Archaeologists are calling the two 6,000-year-old halls of the dead the discovery of a lifetime.
Teams from the University of Manchester and Herefordshire Council made the find on Dorstone Hill, near Peterchurch, close to the border of Wales.
The remains of the halls are thought to have been built between 4000 and 3600 BC. Bodies may have been placed in the halls before being moved to nearby chambered tombs.
Early Neolithic halls are already extremely rare, but to find them placed within a long barrow makes the discovery unique.
Some of the burnt wood unearthed at the site shows the character of the building structure above ground level and experts believe the buildings were probably used by entire communities. Although their size cannot be determined, they may have been of similar length to the Neolithic long barrows, or burial mounds.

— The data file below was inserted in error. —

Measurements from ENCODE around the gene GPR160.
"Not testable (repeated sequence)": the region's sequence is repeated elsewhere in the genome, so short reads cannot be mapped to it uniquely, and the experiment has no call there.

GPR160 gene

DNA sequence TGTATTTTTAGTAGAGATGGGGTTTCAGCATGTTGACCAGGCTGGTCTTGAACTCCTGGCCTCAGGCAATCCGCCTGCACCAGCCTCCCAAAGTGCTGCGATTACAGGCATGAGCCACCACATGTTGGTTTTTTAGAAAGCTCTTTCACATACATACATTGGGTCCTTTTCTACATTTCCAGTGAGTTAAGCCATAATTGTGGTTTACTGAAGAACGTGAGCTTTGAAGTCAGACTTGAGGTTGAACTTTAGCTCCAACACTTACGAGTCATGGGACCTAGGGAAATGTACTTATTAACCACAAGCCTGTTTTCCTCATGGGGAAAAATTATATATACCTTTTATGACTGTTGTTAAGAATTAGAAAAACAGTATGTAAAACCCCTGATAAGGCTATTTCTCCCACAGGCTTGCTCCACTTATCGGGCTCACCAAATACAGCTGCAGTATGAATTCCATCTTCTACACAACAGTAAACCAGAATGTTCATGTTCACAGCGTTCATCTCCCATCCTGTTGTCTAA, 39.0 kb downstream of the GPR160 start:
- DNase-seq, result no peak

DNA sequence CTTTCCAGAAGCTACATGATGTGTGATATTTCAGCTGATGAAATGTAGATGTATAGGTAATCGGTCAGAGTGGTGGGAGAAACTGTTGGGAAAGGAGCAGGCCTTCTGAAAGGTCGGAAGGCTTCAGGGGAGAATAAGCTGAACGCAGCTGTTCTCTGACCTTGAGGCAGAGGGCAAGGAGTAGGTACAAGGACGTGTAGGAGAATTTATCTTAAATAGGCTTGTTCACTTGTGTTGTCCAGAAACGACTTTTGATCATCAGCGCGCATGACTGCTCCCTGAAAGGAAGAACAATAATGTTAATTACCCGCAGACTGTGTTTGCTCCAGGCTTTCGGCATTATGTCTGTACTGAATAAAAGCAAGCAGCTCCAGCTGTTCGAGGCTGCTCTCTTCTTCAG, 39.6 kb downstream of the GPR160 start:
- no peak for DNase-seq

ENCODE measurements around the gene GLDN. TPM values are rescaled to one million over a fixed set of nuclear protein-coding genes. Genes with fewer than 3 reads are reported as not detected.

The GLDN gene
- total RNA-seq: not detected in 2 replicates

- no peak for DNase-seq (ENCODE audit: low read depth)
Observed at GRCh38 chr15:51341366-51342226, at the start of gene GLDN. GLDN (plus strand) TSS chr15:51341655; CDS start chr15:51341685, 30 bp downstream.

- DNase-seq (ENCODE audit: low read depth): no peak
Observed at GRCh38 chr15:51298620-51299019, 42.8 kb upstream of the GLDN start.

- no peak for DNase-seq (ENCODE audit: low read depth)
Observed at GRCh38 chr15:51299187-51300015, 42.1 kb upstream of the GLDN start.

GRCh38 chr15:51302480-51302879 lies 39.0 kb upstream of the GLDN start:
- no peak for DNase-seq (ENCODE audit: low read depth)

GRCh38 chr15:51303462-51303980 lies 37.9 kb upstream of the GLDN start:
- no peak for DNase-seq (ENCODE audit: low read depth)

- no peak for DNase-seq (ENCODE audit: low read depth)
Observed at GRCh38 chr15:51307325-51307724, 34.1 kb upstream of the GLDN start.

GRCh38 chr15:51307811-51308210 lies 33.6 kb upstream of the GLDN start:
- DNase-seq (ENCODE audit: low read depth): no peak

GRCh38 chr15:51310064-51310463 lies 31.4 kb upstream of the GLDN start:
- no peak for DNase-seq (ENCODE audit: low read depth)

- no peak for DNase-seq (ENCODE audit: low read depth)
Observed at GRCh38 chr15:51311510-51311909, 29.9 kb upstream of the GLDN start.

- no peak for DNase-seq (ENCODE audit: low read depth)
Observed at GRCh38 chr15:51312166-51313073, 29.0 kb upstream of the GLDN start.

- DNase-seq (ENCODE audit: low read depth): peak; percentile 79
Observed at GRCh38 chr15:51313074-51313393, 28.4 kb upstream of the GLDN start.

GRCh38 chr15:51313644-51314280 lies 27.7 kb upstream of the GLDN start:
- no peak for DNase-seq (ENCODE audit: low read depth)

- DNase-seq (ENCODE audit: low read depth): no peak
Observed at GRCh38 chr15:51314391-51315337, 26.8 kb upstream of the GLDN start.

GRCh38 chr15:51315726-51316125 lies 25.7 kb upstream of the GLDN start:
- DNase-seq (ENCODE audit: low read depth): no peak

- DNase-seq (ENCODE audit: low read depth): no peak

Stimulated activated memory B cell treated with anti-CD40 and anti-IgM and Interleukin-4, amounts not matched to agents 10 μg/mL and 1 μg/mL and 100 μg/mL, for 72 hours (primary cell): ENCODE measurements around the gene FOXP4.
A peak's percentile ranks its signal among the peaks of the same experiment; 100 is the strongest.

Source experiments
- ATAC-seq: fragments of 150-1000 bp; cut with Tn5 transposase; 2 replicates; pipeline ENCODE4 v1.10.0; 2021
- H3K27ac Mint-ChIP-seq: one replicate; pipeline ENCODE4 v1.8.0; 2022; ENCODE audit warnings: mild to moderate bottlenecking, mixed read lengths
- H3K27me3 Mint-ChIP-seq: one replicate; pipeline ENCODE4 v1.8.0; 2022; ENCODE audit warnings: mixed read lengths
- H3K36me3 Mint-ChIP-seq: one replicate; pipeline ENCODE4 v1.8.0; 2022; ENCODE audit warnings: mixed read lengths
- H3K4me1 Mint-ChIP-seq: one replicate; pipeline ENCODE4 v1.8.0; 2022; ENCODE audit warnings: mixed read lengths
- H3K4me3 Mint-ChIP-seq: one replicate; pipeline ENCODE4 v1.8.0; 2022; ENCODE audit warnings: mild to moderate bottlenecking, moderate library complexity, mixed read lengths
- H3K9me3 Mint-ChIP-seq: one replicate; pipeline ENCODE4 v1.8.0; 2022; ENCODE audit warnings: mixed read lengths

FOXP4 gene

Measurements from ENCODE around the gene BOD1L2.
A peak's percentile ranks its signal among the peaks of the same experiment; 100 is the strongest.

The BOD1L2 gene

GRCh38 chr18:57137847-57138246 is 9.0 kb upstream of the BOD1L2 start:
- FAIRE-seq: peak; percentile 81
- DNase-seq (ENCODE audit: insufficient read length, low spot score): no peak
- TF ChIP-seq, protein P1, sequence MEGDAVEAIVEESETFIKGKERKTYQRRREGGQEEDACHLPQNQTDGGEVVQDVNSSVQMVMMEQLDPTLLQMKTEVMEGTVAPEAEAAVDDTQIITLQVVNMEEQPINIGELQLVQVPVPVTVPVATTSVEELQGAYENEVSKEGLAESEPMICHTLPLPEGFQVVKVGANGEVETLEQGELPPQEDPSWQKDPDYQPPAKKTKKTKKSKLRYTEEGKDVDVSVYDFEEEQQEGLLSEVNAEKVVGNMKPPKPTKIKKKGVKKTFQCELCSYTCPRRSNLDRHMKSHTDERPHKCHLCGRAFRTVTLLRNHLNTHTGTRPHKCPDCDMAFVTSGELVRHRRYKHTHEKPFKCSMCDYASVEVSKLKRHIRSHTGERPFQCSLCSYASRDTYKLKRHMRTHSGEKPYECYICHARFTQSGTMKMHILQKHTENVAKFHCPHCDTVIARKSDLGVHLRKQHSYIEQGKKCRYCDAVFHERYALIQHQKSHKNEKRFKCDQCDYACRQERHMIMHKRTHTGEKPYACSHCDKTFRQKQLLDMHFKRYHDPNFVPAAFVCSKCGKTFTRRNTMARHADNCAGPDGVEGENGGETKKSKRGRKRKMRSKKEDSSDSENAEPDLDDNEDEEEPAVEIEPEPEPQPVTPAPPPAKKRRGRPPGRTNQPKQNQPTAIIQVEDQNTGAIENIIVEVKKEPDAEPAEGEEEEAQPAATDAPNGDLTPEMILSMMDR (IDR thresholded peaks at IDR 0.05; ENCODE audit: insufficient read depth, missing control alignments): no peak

The subsequent finds show that 1,000 years after the hall burial mounds were made, the site is still important to later generations living 200 miles away—a vast distance in Neolithic terms.
Archaeologists have long speculated that a close relationship existed between houses and tombs in Neolithic Europe, and that houses of the dead amounted to representations of the houses of the living.
This latest dig has cast light on one more piece in the puzzle of mankind's early civilization.